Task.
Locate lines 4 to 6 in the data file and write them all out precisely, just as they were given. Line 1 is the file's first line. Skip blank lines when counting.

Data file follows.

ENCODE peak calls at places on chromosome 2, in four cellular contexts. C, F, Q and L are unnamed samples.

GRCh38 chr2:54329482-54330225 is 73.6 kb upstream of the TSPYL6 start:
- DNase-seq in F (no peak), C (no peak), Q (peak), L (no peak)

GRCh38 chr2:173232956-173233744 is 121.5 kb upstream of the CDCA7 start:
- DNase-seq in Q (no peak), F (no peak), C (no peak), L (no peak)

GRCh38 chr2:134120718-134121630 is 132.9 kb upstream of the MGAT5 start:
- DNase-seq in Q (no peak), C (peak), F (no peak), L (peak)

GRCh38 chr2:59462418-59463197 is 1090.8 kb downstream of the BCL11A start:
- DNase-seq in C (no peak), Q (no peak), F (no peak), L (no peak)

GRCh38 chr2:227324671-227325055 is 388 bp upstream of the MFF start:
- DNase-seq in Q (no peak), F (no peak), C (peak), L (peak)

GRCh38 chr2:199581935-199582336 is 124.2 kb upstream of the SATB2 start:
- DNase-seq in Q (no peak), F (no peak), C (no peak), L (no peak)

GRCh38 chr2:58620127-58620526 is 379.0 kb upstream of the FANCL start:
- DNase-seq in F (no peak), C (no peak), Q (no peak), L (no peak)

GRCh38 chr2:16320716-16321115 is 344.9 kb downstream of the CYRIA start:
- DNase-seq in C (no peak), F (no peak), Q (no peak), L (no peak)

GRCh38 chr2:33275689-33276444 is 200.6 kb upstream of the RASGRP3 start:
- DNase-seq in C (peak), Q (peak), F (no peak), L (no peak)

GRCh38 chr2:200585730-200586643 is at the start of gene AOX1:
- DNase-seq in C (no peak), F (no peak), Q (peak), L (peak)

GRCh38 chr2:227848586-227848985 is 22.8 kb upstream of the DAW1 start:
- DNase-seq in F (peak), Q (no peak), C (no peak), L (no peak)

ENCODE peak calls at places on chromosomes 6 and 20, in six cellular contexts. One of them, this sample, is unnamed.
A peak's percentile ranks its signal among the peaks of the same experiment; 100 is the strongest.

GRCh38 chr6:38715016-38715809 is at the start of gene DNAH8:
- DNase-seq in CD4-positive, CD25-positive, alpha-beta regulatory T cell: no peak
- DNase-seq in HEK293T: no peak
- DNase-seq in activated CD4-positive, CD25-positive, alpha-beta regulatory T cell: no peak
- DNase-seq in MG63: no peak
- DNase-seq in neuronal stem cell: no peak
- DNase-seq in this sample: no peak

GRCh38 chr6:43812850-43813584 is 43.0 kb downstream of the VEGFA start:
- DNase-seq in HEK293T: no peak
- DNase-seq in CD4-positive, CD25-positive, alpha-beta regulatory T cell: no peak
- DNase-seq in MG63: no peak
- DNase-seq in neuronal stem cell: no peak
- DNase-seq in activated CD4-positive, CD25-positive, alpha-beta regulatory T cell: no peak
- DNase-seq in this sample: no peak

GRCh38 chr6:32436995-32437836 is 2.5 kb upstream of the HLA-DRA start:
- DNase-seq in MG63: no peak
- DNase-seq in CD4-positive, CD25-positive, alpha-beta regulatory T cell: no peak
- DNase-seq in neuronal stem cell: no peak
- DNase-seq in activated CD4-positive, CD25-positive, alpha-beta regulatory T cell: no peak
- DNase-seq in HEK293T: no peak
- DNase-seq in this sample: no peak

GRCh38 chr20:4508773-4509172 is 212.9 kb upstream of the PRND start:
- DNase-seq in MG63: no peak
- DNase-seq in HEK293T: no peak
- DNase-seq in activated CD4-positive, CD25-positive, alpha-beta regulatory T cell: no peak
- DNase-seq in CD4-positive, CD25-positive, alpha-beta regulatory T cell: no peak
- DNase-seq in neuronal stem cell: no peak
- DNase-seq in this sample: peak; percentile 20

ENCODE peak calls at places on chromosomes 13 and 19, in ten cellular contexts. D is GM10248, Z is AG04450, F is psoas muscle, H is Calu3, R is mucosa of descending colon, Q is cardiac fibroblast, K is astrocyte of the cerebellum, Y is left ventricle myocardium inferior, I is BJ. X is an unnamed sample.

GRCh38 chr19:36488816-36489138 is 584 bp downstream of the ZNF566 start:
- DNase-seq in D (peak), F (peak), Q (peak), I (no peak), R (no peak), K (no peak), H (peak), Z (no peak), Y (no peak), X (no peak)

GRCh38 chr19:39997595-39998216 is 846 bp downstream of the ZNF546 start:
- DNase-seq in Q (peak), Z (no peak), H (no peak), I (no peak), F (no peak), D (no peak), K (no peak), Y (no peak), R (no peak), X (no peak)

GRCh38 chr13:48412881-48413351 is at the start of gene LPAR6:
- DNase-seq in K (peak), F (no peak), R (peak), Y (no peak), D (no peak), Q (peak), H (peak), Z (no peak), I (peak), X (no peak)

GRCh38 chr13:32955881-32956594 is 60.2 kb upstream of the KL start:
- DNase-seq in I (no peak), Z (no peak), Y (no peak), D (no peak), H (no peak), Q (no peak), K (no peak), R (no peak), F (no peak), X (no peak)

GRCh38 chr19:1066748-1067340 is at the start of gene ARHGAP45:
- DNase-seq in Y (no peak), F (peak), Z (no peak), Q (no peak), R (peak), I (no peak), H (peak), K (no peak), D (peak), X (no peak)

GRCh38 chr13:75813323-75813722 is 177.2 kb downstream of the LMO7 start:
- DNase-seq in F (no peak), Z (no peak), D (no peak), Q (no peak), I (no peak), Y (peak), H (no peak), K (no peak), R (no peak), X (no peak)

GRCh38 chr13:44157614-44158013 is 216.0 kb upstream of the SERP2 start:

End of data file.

GRCh38 chr2:173232956-173233744 is 121.5 kb upstream of the CDCA7 start:
- DNase-seq in Q (no peak), F (no peak), C (no peak), L (no peak)

GRCh38 chr2:134120718-134121630 is 132.9 kb upstream of the MGAT5 start: